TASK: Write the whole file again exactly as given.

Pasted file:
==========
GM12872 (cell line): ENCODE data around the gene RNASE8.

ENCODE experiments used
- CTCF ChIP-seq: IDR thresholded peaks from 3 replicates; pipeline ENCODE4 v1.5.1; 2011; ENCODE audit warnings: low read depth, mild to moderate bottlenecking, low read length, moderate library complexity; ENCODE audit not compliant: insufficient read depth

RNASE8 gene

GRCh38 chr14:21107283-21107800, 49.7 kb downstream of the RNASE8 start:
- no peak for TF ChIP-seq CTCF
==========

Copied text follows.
GM12872 (cell line): ENCODE data around the gene RNASE8.

ENCODE experiments used
- CTCF ChIP-seq: IDR thresholded peaks from 3 replicates; pipeline ENCODE4 v1.5.1; 2011; ENCODE audit warnings: low read depth, mild to moderate bottlenecking, low read length, moderate library complexity; ENCODE audit not compliant: insufficient read depth

RNASE8 gene

GRCh38 chr14:21107283-21107800, 49.7 kb downstream of the RNASE8 start:
- no peak for TF ChIP-seq CTCF